Dealing with Learning Disorders in the Covid 19 context

Dealing with Learning Disorders in the Covid 19 context

by admin, September 26, 2020

Author: Sandhya Basu

 

We all know the concept of Learning Disorders from the previous blog on ‘Few Common Learning Challenges.’ There, we learnt about:

  1. The specific learning disorders and their symptoms
  2. The different types of learning disorders like dyslexia, dyscalculia, dysphasia, etc. 
  3. Causes and treatment options for learning disorders; and most importantly
  4. Do’s and Don’ts when interacting with a child affected by a learning difficulty

Thus, as caregivers, we know the essence of overcoming difficulties through love, positive reinforcement, compassion, and assurance. We are also aware of the professional assistance provided to these children. 

In his blog, we will dive deeper. We will learn a few common indicators that help in recognizing the symptoms of learning disorders. We will also get to know how learning disorders are diagnosed in professional settings and how we can support a child diagnosed with a learning disorder in these COVID times. However, before we proceed, let us first examine the historical background of learning disorders. 

During the initial years of research, the learning disability was often interwoven with behavioral difficulties and attention-deficit/ hyperactivity disorder (ADHD). Ophthalmologists during that era referred to reading problems as ‘word blindness.’ It was a researcher called Orton in 1928 who started using the term ‘dyslexia’ to refer to those struggling to read and spell secluded words. Another gentleman in 1963, known as Kirk, used the term ‘learning disabilities’ to represent children with academic skills problems. Lastly, Doehring, in 1978, eliminated the importance of IQ and re-defined the concept of learning disorders.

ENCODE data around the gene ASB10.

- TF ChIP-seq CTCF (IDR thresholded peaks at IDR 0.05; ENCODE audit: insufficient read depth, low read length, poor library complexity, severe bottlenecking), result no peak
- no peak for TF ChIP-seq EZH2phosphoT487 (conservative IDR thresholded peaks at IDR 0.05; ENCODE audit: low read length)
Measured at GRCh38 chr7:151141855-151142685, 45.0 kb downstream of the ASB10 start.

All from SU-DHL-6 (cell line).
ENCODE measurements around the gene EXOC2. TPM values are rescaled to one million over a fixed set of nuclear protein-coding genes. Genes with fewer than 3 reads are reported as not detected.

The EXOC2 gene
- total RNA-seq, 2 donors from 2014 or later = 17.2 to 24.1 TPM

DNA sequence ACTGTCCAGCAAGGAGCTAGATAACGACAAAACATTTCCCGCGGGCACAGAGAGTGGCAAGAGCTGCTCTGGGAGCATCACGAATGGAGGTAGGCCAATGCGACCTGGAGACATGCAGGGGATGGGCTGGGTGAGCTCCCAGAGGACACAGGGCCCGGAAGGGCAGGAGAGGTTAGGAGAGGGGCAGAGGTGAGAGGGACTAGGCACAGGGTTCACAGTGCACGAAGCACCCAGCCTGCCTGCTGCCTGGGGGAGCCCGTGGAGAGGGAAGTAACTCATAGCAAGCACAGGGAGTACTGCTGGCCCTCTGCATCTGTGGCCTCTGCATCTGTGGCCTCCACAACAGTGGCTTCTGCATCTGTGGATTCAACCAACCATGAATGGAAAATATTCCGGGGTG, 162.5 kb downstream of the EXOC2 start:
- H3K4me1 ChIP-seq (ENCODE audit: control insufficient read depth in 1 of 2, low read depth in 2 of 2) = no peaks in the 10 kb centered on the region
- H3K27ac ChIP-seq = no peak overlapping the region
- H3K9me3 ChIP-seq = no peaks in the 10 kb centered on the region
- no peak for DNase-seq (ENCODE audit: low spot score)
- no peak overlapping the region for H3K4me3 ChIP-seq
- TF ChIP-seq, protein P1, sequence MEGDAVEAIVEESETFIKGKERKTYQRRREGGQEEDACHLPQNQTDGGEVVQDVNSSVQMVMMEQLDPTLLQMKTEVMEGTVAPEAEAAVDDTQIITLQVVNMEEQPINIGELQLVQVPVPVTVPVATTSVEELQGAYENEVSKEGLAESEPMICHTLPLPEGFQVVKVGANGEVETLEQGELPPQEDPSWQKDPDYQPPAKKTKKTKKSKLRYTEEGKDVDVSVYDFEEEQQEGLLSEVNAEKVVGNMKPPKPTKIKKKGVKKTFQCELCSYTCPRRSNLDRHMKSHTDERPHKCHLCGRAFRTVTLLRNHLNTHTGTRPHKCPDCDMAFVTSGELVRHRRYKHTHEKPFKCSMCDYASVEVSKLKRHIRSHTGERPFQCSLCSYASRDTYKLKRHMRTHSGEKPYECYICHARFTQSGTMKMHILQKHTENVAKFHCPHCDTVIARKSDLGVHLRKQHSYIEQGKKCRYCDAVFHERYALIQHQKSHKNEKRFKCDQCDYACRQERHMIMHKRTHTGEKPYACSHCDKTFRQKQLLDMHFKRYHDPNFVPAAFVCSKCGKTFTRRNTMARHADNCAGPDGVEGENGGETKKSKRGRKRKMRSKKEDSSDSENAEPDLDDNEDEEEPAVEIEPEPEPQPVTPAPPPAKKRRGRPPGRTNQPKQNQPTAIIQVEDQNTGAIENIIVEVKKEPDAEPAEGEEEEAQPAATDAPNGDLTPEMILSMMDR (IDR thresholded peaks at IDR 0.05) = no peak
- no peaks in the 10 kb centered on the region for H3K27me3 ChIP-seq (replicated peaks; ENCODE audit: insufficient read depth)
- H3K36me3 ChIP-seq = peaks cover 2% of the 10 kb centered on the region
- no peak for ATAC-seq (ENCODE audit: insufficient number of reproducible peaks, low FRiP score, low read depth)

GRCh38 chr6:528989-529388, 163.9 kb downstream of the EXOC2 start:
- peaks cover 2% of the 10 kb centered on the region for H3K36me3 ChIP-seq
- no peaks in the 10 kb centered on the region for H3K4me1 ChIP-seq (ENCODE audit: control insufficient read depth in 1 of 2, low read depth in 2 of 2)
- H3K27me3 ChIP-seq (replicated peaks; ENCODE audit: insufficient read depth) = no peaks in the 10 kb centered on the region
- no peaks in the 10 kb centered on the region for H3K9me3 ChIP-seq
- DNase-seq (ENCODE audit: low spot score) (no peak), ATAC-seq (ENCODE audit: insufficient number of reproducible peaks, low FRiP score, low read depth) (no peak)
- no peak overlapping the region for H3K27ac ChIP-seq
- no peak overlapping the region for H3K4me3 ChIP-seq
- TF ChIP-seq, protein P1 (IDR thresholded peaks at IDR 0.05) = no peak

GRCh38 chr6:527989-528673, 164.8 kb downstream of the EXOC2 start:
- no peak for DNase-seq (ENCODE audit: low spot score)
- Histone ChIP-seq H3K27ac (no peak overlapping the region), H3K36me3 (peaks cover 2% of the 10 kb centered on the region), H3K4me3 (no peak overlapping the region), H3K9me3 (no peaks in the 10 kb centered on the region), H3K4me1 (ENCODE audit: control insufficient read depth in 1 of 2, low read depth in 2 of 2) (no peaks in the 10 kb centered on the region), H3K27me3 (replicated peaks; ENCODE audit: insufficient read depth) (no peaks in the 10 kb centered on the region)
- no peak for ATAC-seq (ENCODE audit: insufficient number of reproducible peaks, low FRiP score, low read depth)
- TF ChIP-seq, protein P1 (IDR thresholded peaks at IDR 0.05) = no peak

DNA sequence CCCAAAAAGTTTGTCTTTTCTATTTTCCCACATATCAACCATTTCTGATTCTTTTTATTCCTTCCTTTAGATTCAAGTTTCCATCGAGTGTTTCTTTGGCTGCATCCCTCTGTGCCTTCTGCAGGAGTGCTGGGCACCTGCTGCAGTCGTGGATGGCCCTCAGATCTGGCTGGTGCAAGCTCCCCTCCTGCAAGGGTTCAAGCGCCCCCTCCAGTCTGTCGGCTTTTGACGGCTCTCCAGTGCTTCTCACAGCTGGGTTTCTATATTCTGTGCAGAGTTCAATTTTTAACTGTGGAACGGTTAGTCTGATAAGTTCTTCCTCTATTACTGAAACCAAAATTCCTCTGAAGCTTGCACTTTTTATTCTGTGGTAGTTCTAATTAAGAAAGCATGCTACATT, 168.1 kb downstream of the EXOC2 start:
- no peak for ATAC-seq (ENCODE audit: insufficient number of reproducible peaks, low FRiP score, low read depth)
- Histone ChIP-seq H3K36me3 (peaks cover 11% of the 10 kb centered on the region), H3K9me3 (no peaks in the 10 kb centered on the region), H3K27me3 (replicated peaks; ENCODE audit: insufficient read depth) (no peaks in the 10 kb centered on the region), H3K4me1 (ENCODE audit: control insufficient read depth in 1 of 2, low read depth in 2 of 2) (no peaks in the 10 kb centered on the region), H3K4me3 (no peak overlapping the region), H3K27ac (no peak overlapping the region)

Now, let us explore the symptoms. Children often have difficulties reading, writing, doing arithmetic operations, or learning new things, especially at the early stages of life. These issues do not direct at learning disorders; in fact, such problems are entirely natural and are faced by many children. A child with a learning disability usually has related signs that continue over a period of time. Such signs include prolonged reading or writing difficulties, solving mathematical equations, attentional problems (unable to concentrate on one particular activity for long), and directional and coordination issues. Children affected by learning disorders also exhibit behavioral tendencies like immature speaking styles, unsatisfactory school responses, difficulties in listening, problems in understanding various concepts, and challenges in adjusting to new things in life. It is important to note that these signs are not adequate to determine that a child has a learning disability. 

A comprehensive evaluation is required for the diagnosis of a learning disorder. The evaluation process consists of a detailed medical examination that includes neurological testing to identify or eliminate the probable sources of the child’s difficulties. In such cases, causes are usually associated with developmental disorders, intellectual disabilities, and brain diseases. The evaluation also includes exploring the child’s developmental, social, and school performances. Family history is also taken into account and is considered an essential aspect of the evaluation procedure. 

Intervention at an early stage is required so that the child does not face any difficulties in later years. A child who suffers from the simple addition of numbers will definitely face problems in performing calculus in higher classes. If learning difficulties are not treated well in advance, then they often manifest as frustrations, emotional challenges, and self-esteem issues when the child grows up.

Learning disabilities are usually identified when the child starts going to a school. Educators use a procedure called ‘right to intervention’ (RTI). This process consists of specialized testing that constitutes the following steps: